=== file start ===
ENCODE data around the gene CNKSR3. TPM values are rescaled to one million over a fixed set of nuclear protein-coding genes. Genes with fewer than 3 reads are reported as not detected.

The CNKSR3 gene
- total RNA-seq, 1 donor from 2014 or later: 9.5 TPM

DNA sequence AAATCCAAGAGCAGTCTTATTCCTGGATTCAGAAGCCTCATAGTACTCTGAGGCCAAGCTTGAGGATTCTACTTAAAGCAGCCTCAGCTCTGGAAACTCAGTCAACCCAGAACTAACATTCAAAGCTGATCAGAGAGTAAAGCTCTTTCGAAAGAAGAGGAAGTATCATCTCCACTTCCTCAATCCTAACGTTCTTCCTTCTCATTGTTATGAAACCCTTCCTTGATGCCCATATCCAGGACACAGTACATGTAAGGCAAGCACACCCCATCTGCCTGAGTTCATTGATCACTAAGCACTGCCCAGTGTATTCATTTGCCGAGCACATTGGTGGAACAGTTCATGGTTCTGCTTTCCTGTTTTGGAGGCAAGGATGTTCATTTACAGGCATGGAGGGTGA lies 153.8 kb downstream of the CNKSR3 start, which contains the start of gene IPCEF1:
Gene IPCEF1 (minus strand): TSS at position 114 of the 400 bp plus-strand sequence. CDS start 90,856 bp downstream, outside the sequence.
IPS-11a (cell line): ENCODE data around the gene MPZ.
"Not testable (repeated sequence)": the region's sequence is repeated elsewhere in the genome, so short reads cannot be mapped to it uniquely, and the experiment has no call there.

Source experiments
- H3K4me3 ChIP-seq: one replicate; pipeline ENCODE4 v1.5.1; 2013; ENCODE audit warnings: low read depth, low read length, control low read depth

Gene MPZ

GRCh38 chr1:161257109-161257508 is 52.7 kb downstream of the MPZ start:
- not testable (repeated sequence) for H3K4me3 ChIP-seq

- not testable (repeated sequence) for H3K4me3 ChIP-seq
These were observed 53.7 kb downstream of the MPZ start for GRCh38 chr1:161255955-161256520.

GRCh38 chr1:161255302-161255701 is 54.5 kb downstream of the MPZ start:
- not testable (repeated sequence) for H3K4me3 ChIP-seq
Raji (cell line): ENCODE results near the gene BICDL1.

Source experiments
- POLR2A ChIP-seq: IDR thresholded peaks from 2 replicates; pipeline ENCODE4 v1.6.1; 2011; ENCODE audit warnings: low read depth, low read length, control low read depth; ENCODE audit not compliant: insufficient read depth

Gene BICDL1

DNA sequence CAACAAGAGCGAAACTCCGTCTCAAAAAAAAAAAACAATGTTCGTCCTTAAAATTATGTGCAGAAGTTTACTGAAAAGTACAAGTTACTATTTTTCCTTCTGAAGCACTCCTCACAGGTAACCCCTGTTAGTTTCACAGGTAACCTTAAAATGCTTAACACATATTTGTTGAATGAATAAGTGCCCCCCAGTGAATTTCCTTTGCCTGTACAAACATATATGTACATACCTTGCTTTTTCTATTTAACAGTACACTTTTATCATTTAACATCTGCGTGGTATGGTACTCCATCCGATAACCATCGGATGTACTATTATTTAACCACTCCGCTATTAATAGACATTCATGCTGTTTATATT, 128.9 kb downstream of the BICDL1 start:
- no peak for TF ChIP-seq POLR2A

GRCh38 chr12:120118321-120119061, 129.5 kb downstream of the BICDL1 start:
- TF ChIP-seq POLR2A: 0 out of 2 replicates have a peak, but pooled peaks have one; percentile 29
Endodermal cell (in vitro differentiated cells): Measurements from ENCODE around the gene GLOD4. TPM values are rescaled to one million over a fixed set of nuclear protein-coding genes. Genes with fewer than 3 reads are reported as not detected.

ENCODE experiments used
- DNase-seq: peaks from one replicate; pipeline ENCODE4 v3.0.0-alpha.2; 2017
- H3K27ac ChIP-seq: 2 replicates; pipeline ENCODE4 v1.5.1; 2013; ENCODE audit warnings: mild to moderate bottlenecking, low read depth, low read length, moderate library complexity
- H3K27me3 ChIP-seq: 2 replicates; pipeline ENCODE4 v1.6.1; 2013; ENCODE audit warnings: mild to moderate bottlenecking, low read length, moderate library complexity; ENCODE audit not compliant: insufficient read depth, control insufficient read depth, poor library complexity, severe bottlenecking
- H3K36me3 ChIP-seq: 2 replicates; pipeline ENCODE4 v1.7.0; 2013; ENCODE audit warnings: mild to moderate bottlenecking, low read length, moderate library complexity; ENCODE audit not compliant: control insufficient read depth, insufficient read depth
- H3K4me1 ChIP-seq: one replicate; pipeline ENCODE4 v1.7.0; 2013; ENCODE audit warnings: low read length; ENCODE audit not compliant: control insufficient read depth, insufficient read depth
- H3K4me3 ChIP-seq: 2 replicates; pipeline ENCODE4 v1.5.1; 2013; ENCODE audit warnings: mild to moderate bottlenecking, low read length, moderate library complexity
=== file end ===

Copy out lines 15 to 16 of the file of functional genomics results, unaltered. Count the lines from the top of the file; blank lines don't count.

GRCh38 chr1:161255302-161255701 is 54.5 kb downstream of the MPZ start:
- not testable (repeated sequence) for H3K4me3 ChIP-seq